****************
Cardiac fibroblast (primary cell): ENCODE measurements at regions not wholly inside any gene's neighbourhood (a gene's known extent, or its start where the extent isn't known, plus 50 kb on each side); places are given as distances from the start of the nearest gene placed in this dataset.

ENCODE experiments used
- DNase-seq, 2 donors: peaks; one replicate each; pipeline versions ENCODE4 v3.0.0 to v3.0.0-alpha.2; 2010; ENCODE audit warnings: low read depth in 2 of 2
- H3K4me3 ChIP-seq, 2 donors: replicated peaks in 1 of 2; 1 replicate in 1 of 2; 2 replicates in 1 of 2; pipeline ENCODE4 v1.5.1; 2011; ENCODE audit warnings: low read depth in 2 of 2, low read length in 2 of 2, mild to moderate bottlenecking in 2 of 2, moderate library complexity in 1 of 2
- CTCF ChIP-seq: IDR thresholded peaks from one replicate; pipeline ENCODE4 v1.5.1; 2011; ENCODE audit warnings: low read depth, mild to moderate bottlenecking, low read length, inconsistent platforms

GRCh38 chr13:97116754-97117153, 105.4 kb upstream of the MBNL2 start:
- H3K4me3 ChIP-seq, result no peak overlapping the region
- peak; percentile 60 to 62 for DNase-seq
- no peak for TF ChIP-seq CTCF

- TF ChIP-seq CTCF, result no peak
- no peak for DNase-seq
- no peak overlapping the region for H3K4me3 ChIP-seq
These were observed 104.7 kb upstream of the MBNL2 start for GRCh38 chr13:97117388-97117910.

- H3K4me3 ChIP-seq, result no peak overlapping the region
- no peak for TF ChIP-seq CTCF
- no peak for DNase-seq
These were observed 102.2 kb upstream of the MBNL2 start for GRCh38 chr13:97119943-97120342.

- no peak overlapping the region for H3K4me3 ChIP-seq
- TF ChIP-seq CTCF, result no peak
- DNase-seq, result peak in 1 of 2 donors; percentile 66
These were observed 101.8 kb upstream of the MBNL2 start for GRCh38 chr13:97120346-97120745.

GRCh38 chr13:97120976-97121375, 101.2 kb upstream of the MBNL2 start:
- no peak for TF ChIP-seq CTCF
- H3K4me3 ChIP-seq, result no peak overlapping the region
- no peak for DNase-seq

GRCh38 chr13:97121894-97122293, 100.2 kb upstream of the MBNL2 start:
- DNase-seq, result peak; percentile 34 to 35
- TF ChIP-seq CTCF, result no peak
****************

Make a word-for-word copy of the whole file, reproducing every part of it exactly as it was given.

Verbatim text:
Cardiac fibroblast (primary cell): ENCODE measurements at regions not wholly inside any gene's neighbourhood (a gene's known extent, or its start where the extent isn't known, plus 50 kb on each side); places are given as distances from the start of the nearest gene placed in this dataset.

ENCODE experiments used
- DNase-seq, 2 donors: peaks; one replicate each; pipeline versions ENCODE4 v3.0.0 to v3.0.0-alpha.2; 2010; ENCODE audit warnings: low read depth in 2 of 2
- H3K4me3 ChIP-seq, 2 donors: replicated peaks in 1 of 2; 1 replicate in 1 of 2; 2 replicates in 1 of 2; pipeline ENCODE4 v1.5.1; 2011; ENCODE audit warnings: low read depth in 2 of 2, low read length in 2 of 2, mild to moderate bottlenecking in 2 of 2, moderate library complexity in 1 of 2
- CTCF ChIP-seq: IDR thresholded peaks from one replicate; pipeline ENCODE4 v1.5.1; 2011; ENCODE audit warnings: low read depth, mild to moderate bottlenecking, low read length, inconsistent platforms

GRCh38 chr13:97116754-97117153, 105.4 kb upstream of the MBNL2 start:
- H3K4me3 ChIP-seq, result no peak overlapping the region
- peak; percentile 60 to 62 for DNase-seq
- no peak for TF ChIP-seq CTCF

- TF ChIP-seq CTCF, result no peak
- no peak for DNase-seq
- no peak overlapping the region for H3K4me3 ChIP-seq
These were observed 104.7 kb upstream of the MBNL2 start for GRCh38 chr13:97117388-97117910.

- H3K4me3 ChIP-seq, result no peak overlapping the region
- no peak for TF ChIP-seq CTCF
- no peak for DNase-seq
These were observed 102.2 kb upstream of the MBNL2 start for GRCh38 chr13:97119943-97120342.

- no peak overlapping the region for H3K4me3 ChIP-seq
- TF ChIP-seq CTCF, result no peak
- DNase-seq, result peak in 1 of 2 donors; percentile 66
These were observed 101.8 kb upstream of the MBNL2 start for GRCh38 chr13:97120346-97120745.

GRCh38 chr13:97120976-97121375, 101.2 kb upstream of the MBNL2 start:
- no peak for TF ChIP-seq CTCF
- H3K4me3 ChIP-seq, result no peak overlapping the region
- no peak for DNase-seq

GRCh38 chr13:97121894-97122293, 100.2 kb upstream of the MBNL2 start:
- DNase-seq, result peak; percentile 34 to 35
- TF ChIP-seq CTCF, result no peak